I joined with nearly 50,000 protesters who endured freezing winds to express their fervent desire that President Obama take bold action on climate change. For my husband, Ted and I, the Forward on Climate rally was a culmination of years of living a green lifestyle. It was time to move beyond the recycling bin and compost pile to fight for climate justice. Sunday’s rally gave us an opportunity step up our commitment. It put the wind in our sails to demand urgent action on climate change. We chose on the ground activism because we’re not prepared to accept the inevitability of our children’s future without a fight.
President Obama had strong words to say in both his inaugural address and State of The Union about the need for urgent action on climate change. Before the SOTU, I was interviewed along with other environmentalists and asked what I wished President Obama would convey during his speech. I said it was time for him to address our climate concerns – the people’s concerns, not the oil, coal and gas companies that so many politicians on the Hill are beholden to. I said, "The political is personal."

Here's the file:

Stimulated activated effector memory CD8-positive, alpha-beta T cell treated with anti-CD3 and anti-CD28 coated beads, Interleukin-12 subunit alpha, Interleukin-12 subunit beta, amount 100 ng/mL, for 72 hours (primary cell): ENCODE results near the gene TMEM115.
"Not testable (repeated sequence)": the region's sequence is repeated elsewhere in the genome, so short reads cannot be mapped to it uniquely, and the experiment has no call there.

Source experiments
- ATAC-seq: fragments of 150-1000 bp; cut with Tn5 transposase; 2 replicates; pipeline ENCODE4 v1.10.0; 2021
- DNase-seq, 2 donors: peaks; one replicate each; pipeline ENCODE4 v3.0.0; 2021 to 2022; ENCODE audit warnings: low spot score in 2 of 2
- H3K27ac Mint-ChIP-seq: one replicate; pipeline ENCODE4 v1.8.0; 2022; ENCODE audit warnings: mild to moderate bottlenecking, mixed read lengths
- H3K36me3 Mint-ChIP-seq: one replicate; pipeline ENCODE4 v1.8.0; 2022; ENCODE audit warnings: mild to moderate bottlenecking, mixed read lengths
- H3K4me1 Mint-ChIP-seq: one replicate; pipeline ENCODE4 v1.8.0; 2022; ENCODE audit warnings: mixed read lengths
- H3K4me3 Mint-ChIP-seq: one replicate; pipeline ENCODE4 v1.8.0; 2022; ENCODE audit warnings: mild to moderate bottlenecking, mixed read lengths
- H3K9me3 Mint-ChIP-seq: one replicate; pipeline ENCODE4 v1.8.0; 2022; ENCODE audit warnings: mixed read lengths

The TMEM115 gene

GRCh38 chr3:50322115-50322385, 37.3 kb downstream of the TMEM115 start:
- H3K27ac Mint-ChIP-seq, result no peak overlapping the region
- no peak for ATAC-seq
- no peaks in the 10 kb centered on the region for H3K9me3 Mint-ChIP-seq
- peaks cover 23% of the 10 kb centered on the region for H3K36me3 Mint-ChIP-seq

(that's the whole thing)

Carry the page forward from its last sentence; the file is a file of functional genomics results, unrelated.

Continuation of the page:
It was this singular focus that drove me to take to the streets of DC on Sunday and raise my voice with tens of thousands from all generations. It’s why I took bold action and pushed Ted and my friends, Dominique (who does not like crowds), and Kerry and Matt to join me.
I knew the rally would thrust us out of our comfort zone. I hadn’t protested in the streets since I boarded a bus to DC in high school with a bunch of bell-bottomed teenagers wearing peace buttons to oppose the Vietnam War. We were fighting for our future. I was wearing a tee-shirt my father printed with the slogan, "War is not healthy for children and other living things."
On Sunday, being part of the climate solution meant going beyond green and marching forward. One of the handmade rally signs summed it up with a photograph of the Earth and these four words: “Too Big To Fail"
Catch a glimpse of the speakers and the energy of the rally in this vide
Photo: Ted Fink